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Contents

March 08, 1971
March 08, 1971

Table of Contents
March 8, 1971

At The Bell
  • ...millions around the world will lean forward, the anticipation over, the moment now at hand when two of the best their sport has known settle who deserves the title that only one can have

Smiling Bear
The Hawks
Hollywood Tennis
College Basketball
Sporting Look
Fencing
Poisoning
19th Hole: The Readers Take Over

Contents

18 At the Bell...
...two of the best heavyweights in history will begin to settle which one deserves the title

This is an article from the March 8, 1971 issue Original Layout

22 Dominance of the Smiling Bear
The new Jack Nicklaus is trim and genial but he won the PGA like the Nicklaus of old—on power and determination

26 Fouled Up but Flourishing
Thanks to the divisional draw—not their own sporadic efforts—Atlanta's Hawks should make the playoffs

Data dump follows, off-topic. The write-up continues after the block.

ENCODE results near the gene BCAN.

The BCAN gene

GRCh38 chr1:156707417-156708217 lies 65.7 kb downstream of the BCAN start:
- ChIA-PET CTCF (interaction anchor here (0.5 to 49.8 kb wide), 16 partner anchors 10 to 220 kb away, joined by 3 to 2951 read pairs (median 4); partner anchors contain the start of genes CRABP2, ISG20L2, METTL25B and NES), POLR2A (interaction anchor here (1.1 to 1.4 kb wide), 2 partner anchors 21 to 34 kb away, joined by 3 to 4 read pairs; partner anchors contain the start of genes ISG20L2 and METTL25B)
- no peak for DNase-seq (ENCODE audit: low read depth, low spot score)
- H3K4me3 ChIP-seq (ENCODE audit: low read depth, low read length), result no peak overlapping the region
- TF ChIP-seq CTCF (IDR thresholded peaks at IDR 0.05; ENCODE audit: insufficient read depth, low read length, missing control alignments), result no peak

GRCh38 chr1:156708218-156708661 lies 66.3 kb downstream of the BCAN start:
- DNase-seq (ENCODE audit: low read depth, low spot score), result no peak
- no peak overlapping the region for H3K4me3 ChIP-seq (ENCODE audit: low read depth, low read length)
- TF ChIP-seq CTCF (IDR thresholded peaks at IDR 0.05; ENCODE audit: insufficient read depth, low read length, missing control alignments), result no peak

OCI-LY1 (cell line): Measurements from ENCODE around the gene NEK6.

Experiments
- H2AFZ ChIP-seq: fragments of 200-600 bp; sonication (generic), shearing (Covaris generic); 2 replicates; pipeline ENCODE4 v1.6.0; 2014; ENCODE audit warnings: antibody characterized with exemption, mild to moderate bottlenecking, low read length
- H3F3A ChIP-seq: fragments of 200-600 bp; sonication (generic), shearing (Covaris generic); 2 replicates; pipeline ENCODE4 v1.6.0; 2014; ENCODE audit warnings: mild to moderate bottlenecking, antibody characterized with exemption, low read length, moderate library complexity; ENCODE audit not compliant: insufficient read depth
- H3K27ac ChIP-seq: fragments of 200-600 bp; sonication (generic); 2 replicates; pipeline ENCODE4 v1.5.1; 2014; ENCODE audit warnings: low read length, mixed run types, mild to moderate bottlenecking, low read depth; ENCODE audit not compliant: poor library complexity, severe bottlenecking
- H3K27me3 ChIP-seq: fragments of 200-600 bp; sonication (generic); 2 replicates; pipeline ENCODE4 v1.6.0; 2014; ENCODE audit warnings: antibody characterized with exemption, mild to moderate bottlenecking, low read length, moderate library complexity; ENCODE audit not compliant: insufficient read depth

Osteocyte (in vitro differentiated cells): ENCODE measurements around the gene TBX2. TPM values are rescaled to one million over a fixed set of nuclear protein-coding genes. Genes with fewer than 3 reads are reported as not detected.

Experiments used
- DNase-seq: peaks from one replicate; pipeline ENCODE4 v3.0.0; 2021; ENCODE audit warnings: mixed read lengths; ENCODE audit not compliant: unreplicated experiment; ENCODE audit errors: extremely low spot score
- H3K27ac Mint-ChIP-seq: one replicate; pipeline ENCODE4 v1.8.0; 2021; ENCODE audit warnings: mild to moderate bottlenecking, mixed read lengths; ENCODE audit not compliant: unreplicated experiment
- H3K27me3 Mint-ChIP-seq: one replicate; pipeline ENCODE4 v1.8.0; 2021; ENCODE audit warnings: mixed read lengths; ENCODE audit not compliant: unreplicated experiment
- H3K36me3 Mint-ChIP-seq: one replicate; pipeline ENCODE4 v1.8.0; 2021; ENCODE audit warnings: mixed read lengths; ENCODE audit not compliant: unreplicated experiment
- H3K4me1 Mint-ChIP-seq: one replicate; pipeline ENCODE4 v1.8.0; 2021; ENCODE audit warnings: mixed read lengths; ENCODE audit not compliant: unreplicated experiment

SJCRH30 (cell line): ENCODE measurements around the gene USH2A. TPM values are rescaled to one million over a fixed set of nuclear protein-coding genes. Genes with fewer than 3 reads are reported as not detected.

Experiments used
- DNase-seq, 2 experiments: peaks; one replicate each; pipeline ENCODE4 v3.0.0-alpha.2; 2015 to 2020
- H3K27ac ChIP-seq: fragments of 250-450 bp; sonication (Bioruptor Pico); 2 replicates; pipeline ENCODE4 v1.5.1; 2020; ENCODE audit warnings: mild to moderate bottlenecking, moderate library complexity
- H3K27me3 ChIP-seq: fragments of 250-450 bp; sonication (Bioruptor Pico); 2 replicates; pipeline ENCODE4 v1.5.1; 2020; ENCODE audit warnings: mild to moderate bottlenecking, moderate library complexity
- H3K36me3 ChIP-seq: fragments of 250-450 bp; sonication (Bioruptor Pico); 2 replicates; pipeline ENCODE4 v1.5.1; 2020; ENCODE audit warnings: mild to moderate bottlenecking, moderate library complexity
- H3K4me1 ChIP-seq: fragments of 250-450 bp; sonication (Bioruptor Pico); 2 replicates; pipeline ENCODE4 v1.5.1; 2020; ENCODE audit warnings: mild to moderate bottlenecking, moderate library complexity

36 Yippi-I-O-Ki-Ay
Spring training may mean grapefruit to most ballplayers but to seven teams out West it's cactus that counts

42 Hollywood Tennis Does Socko Biz
The film colony's high-powered games go on through fire, flood, earthquake and plunging stock market averages

65 There's No Place Like Home
Hofheinz Pavilion is hardly humble, but Jacksonville found out that playing Houston there can be humbling

80 The Poisoning of the West
Chemical death aimed at predators saturates the ranges, killing animals indiscriminately—and threatening man

The departments

11 Scorecard
14 TV Talk
65 College Basketball
73 Sporting Look
76 Fencing
94 For the Record
98 19th Hole

Credits on page 94

Cover photograph by Walter Iooss Jr.

PHOTO18PHOTO22PHOTO26PHOTO36PHOTO42PHOTO65ILLUSTRATION80

Next week

The fight dominates the week's news and our own issue, including four pages of significant photographs and a report from ringside and the dressing rooms by Mark Kram.

Manager of the year in 1969—and now manager of a menagerie—Ted Williams faces a troubled spring. A sympathetic report from the Senator camp by John Underwood.

BEWARE: Never touch Robert Abady in the presence of his fierce guard dogs. According to Robert H. Boyle, one should approach Robert Abady cautiously even when he's alone.